Why The Internet Is Wrong About Facebook & Oculus Rift
Oh the outrage! Our precious indie darling Oculus Rift has been swallowed whole by the Corporation! There should be rioting in the streets!
Let’s be honest, how many of you actually cared about Oculus Rift, or even virtual reality? Sure a select group of technophiles will lap it up, but the general gamer? Nope. Nada.
Since its Kickstarter, Oculus Rift became one of those potential futures that was being forced upon us. Much like the film industry and its unrequited adoration of 3D, Oculus Rift was something we were told would be the future – not something gamers were particularly clamouring for.
I wouldn’t say I was a VR pessimist – I love all new technology, and if I’m given a compelling argument I’ll find it hard to say no – but it did seem like the love Oculus Rift was getting was, primarily, from the media.
Gamers, by and large, rolled their collective eyes.
But this isn’t an argument about whether or not Oculus Rift is the future; if we left it to gamers to decide we’d all be playing Call Of Duty for the rest of our lives. Ultimately, I wasn’t sold on Oculus Rift.
Until Facebook got involved.
Facebook, Oculus Rift & The Backlash
There’s been a number of opinions on Facebook’s recent acquisition of Oculus Rift flung onto the internet, but it’s something that we – on NowGamer – largely avoided.
We covered Sony’s Project Morpheus, of course, but didn’t do a story on Facebook’s $2 billion dollar buyout. It was all a little business for us; we don’t care who funds what, so long as games are made.
The general consensus is, though, that with Facebook getting involved with Oculus Rift games won’t be made. Or, at the very least, they won’t be the focus.
By Facebook’s own admission, Oculus Rift’s future won’t be gaming.
“But [gaming] is just the start,” said Mark Zuckerberg in his official statement. “Imagine enjoying a court side seat at a game, studying in a classroom of students and teachers all over the world or consulting with a doctor face-to-face – just by putting on goggles in your home.”
That, for me, was far more exciting that playing something like Gone Home with my head. That, to me, was a compelling reason to buy Oculus Rift outside of the novelty of peering around virtual corners.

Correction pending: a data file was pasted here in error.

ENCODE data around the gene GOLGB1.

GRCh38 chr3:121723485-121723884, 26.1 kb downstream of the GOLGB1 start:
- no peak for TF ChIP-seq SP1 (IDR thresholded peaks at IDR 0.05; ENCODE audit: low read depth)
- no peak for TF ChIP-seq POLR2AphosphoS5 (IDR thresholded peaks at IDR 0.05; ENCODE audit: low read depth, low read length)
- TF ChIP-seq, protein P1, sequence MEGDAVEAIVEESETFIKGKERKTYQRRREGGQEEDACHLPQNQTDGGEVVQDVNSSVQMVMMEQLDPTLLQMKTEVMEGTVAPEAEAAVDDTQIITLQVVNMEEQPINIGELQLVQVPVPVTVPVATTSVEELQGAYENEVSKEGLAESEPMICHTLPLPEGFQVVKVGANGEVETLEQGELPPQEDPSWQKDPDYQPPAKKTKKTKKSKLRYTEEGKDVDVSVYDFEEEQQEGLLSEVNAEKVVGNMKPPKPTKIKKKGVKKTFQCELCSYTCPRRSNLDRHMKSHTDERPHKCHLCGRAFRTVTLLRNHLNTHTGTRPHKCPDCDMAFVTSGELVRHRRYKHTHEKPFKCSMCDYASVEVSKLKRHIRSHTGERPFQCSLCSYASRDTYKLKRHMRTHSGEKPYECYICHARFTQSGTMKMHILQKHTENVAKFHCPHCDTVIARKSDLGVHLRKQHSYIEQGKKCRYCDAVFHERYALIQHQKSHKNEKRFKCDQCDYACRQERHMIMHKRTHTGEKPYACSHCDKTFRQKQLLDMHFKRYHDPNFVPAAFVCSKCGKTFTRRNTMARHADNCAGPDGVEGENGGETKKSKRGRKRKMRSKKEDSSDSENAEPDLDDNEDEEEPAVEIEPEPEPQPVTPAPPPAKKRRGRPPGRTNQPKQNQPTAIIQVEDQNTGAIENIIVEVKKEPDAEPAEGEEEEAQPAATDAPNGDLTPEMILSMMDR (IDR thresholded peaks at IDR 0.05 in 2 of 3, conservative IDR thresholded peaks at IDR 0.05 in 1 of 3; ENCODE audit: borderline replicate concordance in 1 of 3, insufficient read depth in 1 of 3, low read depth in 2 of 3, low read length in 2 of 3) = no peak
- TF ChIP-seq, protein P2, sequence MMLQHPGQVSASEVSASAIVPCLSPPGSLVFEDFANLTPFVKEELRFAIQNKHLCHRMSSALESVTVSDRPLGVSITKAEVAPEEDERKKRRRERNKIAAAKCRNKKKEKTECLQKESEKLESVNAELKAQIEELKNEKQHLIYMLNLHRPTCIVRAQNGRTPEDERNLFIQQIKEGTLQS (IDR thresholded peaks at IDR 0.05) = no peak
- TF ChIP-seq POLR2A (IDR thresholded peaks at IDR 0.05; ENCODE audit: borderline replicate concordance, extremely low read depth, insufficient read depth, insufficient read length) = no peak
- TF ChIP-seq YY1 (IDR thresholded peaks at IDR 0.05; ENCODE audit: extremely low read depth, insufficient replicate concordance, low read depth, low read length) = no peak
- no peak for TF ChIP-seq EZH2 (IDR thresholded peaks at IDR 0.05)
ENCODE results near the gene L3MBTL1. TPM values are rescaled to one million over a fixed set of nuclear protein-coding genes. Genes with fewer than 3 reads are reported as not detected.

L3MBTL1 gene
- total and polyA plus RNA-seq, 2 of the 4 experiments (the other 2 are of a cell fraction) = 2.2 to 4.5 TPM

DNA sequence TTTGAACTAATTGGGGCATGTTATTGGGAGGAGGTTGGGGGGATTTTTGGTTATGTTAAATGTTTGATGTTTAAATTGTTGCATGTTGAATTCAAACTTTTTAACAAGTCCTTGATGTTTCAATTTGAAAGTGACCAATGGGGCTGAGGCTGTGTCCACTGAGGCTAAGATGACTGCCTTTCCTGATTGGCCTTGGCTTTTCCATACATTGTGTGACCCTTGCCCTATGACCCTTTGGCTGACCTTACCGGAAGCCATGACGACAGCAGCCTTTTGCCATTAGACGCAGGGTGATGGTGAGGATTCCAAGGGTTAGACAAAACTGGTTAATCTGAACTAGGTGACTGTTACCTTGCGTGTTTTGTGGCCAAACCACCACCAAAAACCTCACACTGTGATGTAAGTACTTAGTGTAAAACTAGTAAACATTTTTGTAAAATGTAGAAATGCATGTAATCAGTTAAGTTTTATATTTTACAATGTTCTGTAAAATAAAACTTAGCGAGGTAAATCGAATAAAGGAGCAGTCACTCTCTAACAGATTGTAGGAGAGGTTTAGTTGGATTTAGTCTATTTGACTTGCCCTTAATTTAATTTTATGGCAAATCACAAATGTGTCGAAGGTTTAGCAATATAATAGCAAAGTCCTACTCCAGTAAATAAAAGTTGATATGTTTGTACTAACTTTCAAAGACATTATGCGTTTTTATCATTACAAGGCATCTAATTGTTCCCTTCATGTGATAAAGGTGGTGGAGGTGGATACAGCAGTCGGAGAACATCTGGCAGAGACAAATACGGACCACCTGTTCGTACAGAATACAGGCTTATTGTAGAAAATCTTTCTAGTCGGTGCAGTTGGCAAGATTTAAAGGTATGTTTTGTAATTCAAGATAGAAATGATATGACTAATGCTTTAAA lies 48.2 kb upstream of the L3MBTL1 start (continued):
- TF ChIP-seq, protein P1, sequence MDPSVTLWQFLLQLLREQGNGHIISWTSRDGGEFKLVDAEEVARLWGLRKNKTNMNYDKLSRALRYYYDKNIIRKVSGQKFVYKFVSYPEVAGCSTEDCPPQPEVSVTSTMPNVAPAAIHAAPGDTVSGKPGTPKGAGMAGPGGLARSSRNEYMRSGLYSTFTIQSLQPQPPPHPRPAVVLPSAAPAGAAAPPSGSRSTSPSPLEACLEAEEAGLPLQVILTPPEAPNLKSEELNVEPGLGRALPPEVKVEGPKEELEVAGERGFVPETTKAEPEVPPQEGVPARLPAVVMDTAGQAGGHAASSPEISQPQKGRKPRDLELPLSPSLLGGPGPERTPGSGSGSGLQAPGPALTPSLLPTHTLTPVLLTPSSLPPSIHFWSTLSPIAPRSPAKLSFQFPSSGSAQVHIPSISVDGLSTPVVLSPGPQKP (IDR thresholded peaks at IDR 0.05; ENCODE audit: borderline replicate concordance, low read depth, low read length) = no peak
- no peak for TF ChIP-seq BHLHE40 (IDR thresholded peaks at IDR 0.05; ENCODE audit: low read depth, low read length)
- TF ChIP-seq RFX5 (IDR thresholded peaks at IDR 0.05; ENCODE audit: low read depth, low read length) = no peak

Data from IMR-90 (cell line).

Videogames have long been a means for me to experience situations and events that I wouldn’t have been able to otherwise, and part of that came through the interactivity.
But if – just by putting on a headset – I can exist in two places, I can see things in the real world I would not have been able to see otherwise, then I’m on board. Gaming would just be a quaint addition to all that potential.
Of course the irony here is that I’m talking about a future outside of games, after having said the Facebook deal was too business to talk about.
The Future Of Oculus Rift
But the point is, Facebook has money. Facebook has a lot of money.
Facebook bought WhatsApp because WhatsApp was more popular on mobile than Facebook.
Facebook bought Instagram because Instagram had a service already set up. The infrastructure was there, the logistics were there, Facebook just needed to pony up the cash.
The point is Facebook can do whatever it wants. If Facebook wants VR to happen, then VR will happen – public opinion be damned.
Rally against it all you like, if this is the future Facebook wants then it’s the future. It just is.
This is partly the reason many Kickstarter backers are up in arms. Those who did pledge for the Oculus Rift may already have their set, but somehow they feel they’ve invested in something that has – to the eyes of the beholder – sold out.
They paid for a prototype, basically, for that to then be sold to a larger company that doesn’t share the same interests.
Suddenly Oculus Rift went from being a technophile’s gaming wet dream to being part of ‘The System’. No longer was it the potential future these backers wanted, but a sullying of their hopes and dreams.
Those people should feel honoured, though.
The Problem With Kickstarter
Kickstarter backers felt so certain of Oculus Rift as gaming’s future – while people like me scoffed and made Virtual Boy jokes – that they were willing to pay good money for the project to happen.
It had since garnered positive interest in the media, developers left their roles to work exclusively on VR, Sony is releasing its own equivalent and even rumours pertain to Microsoft and Razer getting involved.
Backers ought to feel justified. They helped make this future possible, relevant even.
And you can’t get more relevant than Facebook.
If Facebook does succeed in making Oculus Rift a viable product – and, honestly, there’s no reason why it can’t – then that doesn’t mean that games will be excluded.
Because the videogame industry has always been driven by technology and where the tools are there to empower new ideas, game developers will find ways to make something for it. Such is the verve and creativity our industry is filled with.
And if millions are interested in VR, then it means the likes of Project Morpheus, Microsoft’s attempt and whoever else feels compelled to enter the market will also become viable.
If Sony stays true to Project Morpheus as a PS4-compatible device, then the focus here surely must be gaming. It perhaps won’t be the only feature of the headset, of course, but will certainly be a big, big part of it.
So while Facebook getting involved might seem like a negative for gamers, it’s actually the absolute best thing that could’ve happened to virtual reality.
You should be thankful.